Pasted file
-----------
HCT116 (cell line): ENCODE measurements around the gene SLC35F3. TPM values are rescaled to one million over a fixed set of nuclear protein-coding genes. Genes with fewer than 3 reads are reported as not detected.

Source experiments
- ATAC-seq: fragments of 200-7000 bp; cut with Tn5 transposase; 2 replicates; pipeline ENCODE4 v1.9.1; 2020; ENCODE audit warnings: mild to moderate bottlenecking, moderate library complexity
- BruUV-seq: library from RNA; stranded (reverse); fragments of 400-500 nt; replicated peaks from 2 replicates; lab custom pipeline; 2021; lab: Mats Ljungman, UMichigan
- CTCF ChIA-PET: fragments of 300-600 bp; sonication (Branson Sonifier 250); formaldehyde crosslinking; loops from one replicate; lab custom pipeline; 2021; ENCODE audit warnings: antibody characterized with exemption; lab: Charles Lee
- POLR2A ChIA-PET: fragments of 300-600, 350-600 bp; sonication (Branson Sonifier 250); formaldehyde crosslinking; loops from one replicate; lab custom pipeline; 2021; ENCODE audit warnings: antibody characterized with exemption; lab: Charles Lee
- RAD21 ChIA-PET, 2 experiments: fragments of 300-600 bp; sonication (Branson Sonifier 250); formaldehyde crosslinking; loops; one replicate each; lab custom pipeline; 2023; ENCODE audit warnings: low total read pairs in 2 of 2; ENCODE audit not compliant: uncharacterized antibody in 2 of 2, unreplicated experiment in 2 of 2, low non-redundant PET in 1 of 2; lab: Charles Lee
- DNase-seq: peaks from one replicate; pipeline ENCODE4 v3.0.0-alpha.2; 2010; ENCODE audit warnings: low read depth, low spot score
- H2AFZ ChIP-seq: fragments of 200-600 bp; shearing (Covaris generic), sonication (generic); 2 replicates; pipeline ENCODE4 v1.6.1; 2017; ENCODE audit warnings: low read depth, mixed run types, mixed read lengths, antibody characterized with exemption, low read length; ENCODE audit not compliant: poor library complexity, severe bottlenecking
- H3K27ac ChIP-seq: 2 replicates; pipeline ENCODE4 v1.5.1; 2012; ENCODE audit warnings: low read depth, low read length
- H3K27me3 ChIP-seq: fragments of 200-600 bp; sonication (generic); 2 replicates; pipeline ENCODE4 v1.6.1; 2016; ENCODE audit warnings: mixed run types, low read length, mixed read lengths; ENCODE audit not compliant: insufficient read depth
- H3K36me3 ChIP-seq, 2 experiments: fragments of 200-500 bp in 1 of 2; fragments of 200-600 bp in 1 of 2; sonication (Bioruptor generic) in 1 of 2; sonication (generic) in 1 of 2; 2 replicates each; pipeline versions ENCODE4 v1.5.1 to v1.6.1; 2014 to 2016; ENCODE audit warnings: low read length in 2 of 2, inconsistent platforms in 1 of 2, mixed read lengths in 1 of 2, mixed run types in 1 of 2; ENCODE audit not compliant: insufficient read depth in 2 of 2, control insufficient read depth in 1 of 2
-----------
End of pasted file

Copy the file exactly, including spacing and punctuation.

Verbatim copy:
HCT116 (cell line): ENCODE measurements around the gene SLC35F3. TPM values are rescaled to one million over a fixed set of nuclear protein-coding genes. Genes with fewer than 3 reads are reported as not detected.

Source experiments
- ATAC-seq: fragments of 200-7000 bp; cut with Tn5 transposase; 2 replicates; pipeline ENCODE4 v1.9.1; 2020; ENCODE audit warnings: mild to moderate bottlenecking, moderate library complexity
- BruUV-seq: library from RNA; stranded (reverse); fragments of 400-500 nt; replicated peaks from 2 replicates; lab custom pipeline; 2021; lab: Mats Ljungman, UMichigan
- CTCF ChIA-PET: fragments of 300-600 bp; sonication (Branson Sonifier 250); formaldehyde crosslinking; loops from one replicate; lab custom pipeline; 2021; ENCODE audit warnings: antibody characterized with exemption; lab: Charles Lee
- POLR2A ChIA-PET: fragments of 300-600, 350-600 bp; sonication (Branson Sonifier 250); formaldehyde crosslinking; loops from one replicate; lab custom pipeline; 2021; ENCODE audit warnings: antibody characterized with exemption; lab: Charles Lee
- RAD21 ChIA-PET, 2 experiments: fragments of 300-600 bp; sonication (Branson Sonifier 250); formaldehyde crosslinking; loops; one replicate each; lab custom pipeline; 2023; ENCODE audit warnings: low total read pairs in 2 of 2; ENCODE audit not compliant: uncharacterized antibody in 2 of 2, unreplicated experiment in 2 of 2, low non-redundant PET in 1 of 2; lab: Charles Lee
- DNase-seq: peaks from one replicate; pipeline ENCODE4 v3.0.0-alpha.2; 2010; ENCODE audit warnings: low read depth, low spot score
- H2AFZ ChIP-seq: fragments of 200-600 bp; shearing (Covaris generic), sonication (generic); 2 replicates; pipeline ENCODE4 v1.6.1; 2017; ENCODE audit warnings: low read depth, mixed run types, mixed read lengths, antibody characterized with exemption, low read length; ENCODE audit not compliant: poor library complexity, severe bottlenecking
- H3K27ac ChIP-seq: 2 replicates; pipeline ENCODE4 v1.5.1; 2012; ENCODE audit warnings: low read depth, low read length
- H3K27me3 ChIP-seq: fragments of 200-600 bp; sonication (generic); 2 replicates; pipeline ENCODE4 v1.6.1; 2016; ENCODE audit warnings: mixed run types, low read length, mixed read lengths; ENCODE audit not compliant: insufficient read depth
- H3K36me3 ChIP-seq, 2 experiments: fragments of 200-500 bp in 1 of 2; fragments of 200-600 bp in 1 of 2; sonication (Bioruptor generic) in 1 of 2; sonication (generic) in 1 of 2; 2 replicates each; pipeline versions ENCODE4 v1.5.1 to v1.6.1; 2014 to 2016; ENCODE audit warnings: low read length in 2 of 2, inconsistent platforms in 1 of 2, mixed read lengths in 1 of 2, mixed run types in 1 of 2; ENCODE audit not compliant: insufficient read depth in 2 of 2, control insufficient read depth in 1 of 2